Area Forecast Discussion
Issued by NWS Upton, NY

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FXUS61 KOKX 240817

Area Forecast Discussion
National Weather Service New York NY
417 AM EDT TUE MAY 24 2016

Low pressure south of Cape Cod tracks northeast today and tonight,
moving along the New England coast. High pressure builds in
briefly for late tonight and Wednesday. A cold front moves
through late Wednesday night into Thursday morning and lifts north
as a warm front later in the day Thursday. High pressure remains
situated over the western Atlantic through the first half of the
weekend. A backdoor cold front moves through on late Saturday
night into Sunday.


A weakening low south of Cape Cod tracks slowly northeast through
today. A weak surface trough extends back from the low into the
lower Hudson Valley. Meanwhile an upper closed, and nearly cutoff
low, east southeast of the DELMARVA, as seen on the water vapor
loop, drifts north to northeast and begins to fill and get picked
up by the northern stream. With areas of energy rotating around
the low and the surface low, showers will continue through today.
With weak surface and mixed layer instability along with a cold
pool associated with the upper low, isolated thunderstorms will
be possible. Have kept a mention through the day, however, believe
the best chances will be this morning through 18Z. Afterward low
level warm advection sets up and caps the area lessening threat of
thunder. Some weak elevated cape is available in the afternoon.


Tonight the upper low continues to fill and becomes an open wave
after 06Z and the northern stream carrys the low into Maine and
Nova Scotia, merging with low pressure over eastern Canada. The
surface low becomes nearly indistinguishable by late tonight, also
merging with a surface low over eastern Canada. By 00Z
precipitation is quickly ending as heights rise from as weak upper
ridging builds to the west. This ridge builds through Wednesday
with dry weather late this evening through Wednesday.

Warmer air continues to move into the region tonight through
Wednesday at the lower and mid levels. A dramatic warmup is
expected across the entire region as a westerly flow allows even
coastal areas to warm to well above seasonal normals.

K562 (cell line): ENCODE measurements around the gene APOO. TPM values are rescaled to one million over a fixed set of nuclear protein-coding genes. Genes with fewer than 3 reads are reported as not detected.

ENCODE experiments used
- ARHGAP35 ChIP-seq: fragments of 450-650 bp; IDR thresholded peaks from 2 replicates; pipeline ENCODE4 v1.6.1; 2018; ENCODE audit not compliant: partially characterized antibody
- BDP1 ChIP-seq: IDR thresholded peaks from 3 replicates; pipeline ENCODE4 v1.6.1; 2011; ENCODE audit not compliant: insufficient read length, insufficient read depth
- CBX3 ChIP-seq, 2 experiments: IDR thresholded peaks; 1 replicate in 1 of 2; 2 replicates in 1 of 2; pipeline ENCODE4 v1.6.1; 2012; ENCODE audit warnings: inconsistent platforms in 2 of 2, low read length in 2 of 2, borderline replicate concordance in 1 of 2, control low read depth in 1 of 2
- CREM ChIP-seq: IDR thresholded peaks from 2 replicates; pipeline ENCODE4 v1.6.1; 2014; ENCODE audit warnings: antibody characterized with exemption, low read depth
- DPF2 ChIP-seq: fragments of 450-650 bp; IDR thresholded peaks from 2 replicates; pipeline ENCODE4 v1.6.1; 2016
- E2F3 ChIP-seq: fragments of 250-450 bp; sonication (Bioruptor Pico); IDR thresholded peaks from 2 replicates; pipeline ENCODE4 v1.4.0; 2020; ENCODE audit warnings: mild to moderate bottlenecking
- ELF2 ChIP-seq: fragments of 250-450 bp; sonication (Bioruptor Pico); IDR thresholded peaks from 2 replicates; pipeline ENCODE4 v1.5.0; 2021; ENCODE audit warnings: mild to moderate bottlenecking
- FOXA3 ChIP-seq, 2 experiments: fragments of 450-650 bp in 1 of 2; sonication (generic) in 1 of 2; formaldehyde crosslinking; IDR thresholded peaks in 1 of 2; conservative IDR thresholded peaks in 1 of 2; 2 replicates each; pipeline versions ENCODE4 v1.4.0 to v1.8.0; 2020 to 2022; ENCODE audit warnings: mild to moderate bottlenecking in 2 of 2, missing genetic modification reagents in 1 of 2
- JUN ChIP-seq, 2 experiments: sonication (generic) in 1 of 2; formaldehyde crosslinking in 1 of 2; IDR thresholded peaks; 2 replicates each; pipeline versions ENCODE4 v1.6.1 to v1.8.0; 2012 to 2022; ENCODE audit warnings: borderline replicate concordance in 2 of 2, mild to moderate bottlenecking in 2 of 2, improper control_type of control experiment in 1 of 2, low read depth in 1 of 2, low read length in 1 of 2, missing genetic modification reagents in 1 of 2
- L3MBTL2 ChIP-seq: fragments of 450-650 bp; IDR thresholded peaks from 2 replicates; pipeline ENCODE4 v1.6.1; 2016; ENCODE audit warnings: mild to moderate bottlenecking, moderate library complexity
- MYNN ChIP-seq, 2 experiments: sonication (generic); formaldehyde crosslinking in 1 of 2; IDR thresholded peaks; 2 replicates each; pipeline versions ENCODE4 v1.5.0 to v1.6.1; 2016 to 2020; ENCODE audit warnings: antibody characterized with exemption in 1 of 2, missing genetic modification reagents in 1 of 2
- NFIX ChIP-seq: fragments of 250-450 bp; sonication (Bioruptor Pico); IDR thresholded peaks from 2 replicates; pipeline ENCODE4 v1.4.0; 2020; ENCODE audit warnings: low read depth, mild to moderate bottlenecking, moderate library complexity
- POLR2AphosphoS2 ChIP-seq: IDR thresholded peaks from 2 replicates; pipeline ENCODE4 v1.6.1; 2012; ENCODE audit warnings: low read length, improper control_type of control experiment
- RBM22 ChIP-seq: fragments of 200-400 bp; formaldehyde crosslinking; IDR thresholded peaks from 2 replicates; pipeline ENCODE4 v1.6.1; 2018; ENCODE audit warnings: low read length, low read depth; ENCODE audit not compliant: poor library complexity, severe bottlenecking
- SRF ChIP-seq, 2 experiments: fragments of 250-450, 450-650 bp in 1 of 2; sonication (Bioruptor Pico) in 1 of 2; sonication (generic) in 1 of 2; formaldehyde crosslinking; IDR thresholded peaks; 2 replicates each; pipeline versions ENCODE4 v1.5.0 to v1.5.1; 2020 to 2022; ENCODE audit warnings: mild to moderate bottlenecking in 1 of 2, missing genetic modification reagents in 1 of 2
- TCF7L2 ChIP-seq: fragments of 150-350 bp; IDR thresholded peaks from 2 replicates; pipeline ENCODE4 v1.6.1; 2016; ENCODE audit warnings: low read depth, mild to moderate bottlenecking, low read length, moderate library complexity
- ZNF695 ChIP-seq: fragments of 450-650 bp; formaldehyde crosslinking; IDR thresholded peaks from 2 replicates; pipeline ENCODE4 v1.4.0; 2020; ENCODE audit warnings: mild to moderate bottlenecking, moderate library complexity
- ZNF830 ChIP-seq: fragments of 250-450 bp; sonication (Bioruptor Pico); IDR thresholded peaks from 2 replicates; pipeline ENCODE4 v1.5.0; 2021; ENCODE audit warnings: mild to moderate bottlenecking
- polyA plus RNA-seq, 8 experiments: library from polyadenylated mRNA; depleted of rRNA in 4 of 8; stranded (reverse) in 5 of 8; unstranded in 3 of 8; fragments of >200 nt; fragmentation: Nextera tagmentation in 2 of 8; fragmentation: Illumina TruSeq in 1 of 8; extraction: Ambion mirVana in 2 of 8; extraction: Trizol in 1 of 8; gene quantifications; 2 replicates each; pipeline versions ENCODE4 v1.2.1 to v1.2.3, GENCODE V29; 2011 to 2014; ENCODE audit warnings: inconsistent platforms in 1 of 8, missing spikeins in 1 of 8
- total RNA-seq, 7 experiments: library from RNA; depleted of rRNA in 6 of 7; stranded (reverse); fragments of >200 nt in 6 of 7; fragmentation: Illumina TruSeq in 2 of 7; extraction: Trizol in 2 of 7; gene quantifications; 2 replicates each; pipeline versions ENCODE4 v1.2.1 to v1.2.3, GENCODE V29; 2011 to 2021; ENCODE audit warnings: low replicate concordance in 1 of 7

A weak area of low pressure over the Canadian Maritimes will push a
cold front through the area Wednesday night. This front will then
head quickly back north as a warm front, moving through Thursday

Thereafter, there will be a prolonged period of southerly flow as
surface high pressure settles over the Western Atlantic. At the same
time, ridging aloft will mean rising heights and therefore, warming
temperatures, mainly for areas away from the coast. Closer to the
coast, flow off the cooler ocean waters will keep these areas a few
degrees cooler than inland. With a southerly flow, dewpoints will
also be on the rise. By the weekend, dewpoints could be in the lower
60s, making it slightly uncomfortable for some.

The 00Z ECMWF and the 00Z GFS are in better agreement on the passage
of a back door cold front late Saturday night into Sunday (quicker
than previously forecast). Thereafter, the 2 models differ. The GFS
continues to nose a strong high pressure from southeastern Canada
into the area, while the ECMWF keeps this high off the Atlantic
coast, and is weaker. Though the 00Z ECMWF does nose the high
pressure farther inland than the previous run. The GFS solution
would keep the area dry for the beginning of next week, while the
ECMWF would keep it unsettled. Due to the uncertainty, a blend of
models seems reasonable.

The cold frontal passages Wednesday night looks to come through dry
with limited moisture to work with. There may be some showers and
thunderstorms with the warm frontal passage on Thursday, mainly
inland as the lower temperatures over the coastal areas stabilizes
those areas. A thermal trough sets up over inland areas for Friday
and Saturday, which will mean diurnal showers and thunderstorms for
these areas. Showers and thunderstorms will also be possible with
the backdoor cold front passage late Sunday into Sunday night. This
will not be a continuous rainfall event from Friday through Sunday


Low pressure moves north toward Cape Cod this afternoon.

Primarily MVFR through this morning. Some IFR possible as well,
primarily east of the city terminals. Improvement to VFR expected
this afternoon. Rain will be steadiest through mid-morning, then
more scattered thereafter. Isolated thunder possible at any time
today, but timing and location not certain enough for inclusion
in TAFs.

Low confidence with wind direction, however speeds should at least
remain below 10 kt.

.OUTLOOK FOR 06Z Wednesday through Saturday...
.Tuesday night-Thursday...VFR.
.Thursday night...Low chance of MVFR in showers.
.Friday-Saturday...MVFR possible in afternoon/evening tstms.


A weak pressure gradient force will be across the waters today
through Wednesday as a weakening low south of Cape Cod tracks to
the northeast through tonight and high pressure builds in late
tonight and Wednesday.

The only hazard across the forecast waters will be isolated
thunderstorms today into early this evening. Otherwise no
hazardous conditions are expected.

Winds and waves should remain below SCA criteria for the long term
with light a pressure gradient.


Rainfall amounts of 1/3 to 3/4 of an inch are possible today into
this evening with the highest amounts across western Long Island,
southwestern Connecticut, and Northeastern New Jersey. Locally
higher amounts will be possible in isolated thunderstorms.

No concerns for hydrology Wednesday through Monday.




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